Here are a few photos from my personal collection.  The first was taken between 1949 and 1952.  (The Palms Theater appears in the picture, but the shopping center does not.)  The area that would become Venetian Estates is at the top.  It was swampy pasture land at the time and a favorite bird-hunting spot for local sportsmen (and women).

The photo below was taken in 1957 from the top of the Char House.  Not much has changed.  Standing water indicates the low, swampy nature of the land.
This next photo was taken in 1959.  You can see the man-made lakes and streets in the front section near Highway-90A.
My best guess is the following aerial was taken in 1960.  I can see two houses; one is on Piedmont near the middle of the subdivision (middle right of the photo).  You can see another house near the exact center of the photo.  It was Virgil Mott's home.  He was a home builder who constructed many of the early homes in Venetian Estates.
The final photo was taken sometime between 1961 and '63, I think.  Houses are going up fast.

Tuesday, May 7, 2013

Old Sugar Land Residents

Some of you may know that three residents of old Sugar Land have died recently.  Here is an obituary for Clara Ruth Sembere Dierks (SLHS '46).   Dorothy Topolanek Humphrey (SLHS '48) gave me an Alligator Splash that included senior profiles for the Class of '46.  You can read Clara Ruth's profile with a story about giving a shot as a student intern at the old Laura Eldridge Hospital.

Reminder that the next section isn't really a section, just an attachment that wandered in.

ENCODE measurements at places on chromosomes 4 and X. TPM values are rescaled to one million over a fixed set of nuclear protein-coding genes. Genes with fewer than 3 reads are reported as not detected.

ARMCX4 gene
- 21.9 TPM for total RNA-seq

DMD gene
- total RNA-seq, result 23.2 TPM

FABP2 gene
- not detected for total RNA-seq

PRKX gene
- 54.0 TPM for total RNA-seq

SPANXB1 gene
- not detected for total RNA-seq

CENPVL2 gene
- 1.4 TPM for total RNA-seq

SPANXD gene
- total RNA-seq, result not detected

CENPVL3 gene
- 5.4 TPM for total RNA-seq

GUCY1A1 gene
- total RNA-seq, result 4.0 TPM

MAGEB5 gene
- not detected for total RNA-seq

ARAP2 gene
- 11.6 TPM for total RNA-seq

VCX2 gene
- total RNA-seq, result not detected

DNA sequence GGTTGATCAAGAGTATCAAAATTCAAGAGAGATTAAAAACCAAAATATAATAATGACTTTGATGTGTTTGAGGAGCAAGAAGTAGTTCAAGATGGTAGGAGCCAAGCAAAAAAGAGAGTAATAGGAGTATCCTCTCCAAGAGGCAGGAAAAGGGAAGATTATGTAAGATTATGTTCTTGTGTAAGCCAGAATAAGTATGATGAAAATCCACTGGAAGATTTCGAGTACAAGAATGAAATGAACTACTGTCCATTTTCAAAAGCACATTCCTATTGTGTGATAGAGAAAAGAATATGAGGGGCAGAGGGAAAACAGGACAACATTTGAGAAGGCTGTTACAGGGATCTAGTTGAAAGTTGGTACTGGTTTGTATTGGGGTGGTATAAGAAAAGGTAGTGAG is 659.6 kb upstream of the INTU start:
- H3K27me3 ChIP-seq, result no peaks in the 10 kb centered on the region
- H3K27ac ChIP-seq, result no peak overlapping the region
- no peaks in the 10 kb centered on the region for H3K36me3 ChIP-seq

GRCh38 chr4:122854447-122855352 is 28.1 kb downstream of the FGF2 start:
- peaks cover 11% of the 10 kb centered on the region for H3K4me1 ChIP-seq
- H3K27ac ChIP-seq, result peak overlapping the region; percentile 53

Ray Barton (SLHS '57) also died last week.  Here is an obituary.  I regret that I never talked with him about the stories mentioned in his obituary.  Here's a photo of Ray in the first grade; I've circled him standing next to Miss Lima Johnson.
Finally, Ray Anhaiser died just yesterday.  Here is an obituaryThe photo below shows him in 1952 as a young teller at Sugar Land State Bank.
My sincerest condolences to the Dierks, Barton, and Anhaiser families.

Updates on Last Week's Posts

I posted some photos and an article on White's Cafe last week.  Here is the only photo I have of him.  (I don't have one of his wife Mildred, who was also closely involved with their cafe.)  The annotation indicates it was taken in October 1953.
I also posted a video of a dummy hand grenade George 'B. I.' Webb donated to the Sugar Land Museum.  During our conversation about the grenade he told me about Sugar Land's air observation shack staffed by volunteers during WW II.  (My mother has told me there was a similar group out at the Humble Camp.)  I always thought it was in roughly the same location as the small city park behind the Shell service station on Bayview, but I was wrong.  It was on the west bank of Oyster Creek along Venice Street, as indicated in the photo below.